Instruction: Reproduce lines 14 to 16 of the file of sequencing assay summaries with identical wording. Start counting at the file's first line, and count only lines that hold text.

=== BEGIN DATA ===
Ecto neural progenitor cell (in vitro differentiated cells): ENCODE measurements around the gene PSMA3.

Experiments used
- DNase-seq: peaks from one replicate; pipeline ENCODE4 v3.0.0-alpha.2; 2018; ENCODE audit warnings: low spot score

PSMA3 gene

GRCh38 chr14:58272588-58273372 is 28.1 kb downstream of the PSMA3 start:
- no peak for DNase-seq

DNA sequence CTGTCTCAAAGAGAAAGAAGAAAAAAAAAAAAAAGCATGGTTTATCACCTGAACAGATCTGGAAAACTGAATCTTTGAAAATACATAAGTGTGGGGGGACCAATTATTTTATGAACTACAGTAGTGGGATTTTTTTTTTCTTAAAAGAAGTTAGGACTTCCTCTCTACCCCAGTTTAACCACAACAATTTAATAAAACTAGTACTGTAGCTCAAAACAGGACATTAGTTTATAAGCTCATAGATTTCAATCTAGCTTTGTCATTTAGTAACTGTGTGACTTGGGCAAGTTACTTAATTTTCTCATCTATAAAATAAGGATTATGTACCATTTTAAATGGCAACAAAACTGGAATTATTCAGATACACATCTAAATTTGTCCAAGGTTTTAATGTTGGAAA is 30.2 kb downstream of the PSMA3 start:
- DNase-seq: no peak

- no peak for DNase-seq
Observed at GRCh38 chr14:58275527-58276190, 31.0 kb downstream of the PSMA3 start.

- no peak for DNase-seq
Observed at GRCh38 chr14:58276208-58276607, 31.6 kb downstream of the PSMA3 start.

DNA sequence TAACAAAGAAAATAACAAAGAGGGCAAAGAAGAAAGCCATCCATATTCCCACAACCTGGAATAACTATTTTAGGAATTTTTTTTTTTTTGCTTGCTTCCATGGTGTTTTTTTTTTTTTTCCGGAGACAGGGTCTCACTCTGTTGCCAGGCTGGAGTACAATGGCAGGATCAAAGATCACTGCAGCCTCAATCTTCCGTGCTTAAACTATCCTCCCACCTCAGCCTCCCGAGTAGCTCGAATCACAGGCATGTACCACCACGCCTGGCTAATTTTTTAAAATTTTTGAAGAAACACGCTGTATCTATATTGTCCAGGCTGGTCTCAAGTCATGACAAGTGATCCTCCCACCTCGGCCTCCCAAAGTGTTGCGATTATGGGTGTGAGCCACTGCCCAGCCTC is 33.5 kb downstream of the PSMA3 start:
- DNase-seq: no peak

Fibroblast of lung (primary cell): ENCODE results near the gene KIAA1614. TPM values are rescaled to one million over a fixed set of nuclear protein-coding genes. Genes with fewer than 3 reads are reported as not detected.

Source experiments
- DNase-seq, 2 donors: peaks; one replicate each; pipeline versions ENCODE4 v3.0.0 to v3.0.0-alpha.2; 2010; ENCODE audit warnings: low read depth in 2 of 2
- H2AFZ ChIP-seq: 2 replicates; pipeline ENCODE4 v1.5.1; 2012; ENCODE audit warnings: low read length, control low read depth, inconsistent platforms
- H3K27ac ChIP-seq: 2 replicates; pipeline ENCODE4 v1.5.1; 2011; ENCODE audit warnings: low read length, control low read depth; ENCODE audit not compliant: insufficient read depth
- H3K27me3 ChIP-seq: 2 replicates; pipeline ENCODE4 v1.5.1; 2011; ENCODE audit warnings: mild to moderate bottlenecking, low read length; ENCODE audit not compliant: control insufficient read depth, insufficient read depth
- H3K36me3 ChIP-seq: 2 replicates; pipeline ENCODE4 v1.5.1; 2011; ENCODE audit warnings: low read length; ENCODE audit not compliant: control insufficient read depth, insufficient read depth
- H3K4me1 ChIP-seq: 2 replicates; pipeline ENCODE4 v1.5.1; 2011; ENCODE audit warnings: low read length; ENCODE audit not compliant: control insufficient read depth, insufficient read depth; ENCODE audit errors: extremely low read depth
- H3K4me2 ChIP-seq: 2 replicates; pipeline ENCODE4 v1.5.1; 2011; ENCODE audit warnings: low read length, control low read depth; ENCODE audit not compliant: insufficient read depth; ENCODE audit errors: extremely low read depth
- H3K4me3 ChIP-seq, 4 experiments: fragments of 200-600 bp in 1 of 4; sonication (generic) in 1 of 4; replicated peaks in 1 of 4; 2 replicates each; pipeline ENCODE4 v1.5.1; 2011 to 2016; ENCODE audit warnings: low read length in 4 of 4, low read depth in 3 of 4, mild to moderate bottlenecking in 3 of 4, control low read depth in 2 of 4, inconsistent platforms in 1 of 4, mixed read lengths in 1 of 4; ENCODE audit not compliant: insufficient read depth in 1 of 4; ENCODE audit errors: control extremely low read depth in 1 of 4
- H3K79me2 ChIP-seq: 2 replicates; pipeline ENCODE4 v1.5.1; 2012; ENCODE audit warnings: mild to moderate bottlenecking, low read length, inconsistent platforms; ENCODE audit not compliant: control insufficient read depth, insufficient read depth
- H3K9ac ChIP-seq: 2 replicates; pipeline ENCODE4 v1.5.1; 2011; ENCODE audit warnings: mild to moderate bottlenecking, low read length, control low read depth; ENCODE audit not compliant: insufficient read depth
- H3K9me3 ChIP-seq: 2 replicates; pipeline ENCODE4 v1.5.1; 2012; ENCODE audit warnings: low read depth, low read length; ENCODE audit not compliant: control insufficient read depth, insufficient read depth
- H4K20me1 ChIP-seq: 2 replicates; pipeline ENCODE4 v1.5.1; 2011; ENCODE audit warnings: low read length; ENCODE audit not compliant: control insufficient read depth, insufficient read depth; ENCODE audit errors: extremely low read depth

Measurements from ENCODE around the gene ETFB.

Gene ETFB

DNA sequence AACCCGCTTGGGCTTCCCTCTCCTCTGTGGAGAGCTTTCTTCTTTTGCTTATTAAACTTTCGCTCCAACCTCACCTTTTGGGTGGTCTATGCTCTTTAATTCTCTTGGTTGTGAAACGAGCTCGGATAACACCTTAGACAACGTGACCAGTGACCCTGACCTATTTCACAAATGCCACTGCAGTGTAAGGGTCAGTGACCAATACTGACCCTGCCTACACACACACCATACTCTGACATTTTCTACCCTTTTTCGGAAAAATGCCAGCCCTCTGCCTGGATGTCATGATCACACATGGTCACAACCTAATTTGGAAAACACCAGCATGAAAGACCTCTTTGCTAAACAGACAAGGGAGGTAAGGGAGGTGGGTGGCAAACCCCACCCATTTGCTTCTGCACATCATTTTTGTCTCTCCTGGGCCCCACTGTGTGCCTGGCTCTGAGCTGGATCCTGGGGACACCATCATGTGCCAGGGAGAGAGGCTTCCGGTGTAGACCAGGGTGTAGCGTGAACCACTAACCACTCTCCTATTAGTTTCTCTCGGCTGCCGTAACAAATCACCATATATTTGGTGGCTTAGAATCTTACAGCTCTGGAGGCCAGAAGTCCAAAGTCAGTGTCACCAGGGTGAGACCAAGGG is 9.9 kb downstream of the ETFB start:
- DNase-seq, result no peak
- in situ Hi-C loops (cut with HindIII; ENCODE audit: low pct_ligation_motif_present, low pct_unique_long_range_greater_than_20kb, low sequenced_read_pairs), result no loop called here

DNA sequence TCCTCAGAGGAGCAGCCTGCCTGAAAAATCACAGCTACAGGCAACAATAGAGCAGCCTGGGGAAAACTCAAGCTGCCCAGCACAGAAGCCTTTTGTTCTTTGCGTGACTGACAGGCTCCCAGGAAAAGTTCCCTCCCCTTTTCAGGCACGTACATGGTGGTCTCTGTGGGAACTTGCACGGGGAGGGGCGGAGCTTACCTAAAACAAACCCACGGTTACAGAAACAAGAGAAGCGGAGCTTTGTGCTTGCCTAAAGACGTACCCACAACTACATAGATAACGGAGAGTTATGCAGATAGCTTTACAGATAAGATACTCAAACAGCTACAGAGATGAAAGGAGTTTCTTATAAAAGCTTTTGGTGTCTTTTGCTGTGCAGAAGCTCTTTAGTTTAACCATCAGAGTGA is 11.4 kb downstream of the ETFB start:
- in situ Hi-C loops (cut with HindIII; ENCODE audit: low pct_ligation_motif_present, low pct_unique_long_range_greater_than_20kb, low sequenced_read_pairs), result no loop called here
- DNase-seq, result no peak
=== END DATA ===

- DNase-seq: no peak

Fibroblast of lung (primary cell): ENCODE results near the gene KIAA1614. TPM values are rescaled to one million over a fixed set of nuclear protein-coding genes. Genes with fewer than 3 reads are reported as not detected.

Source experiments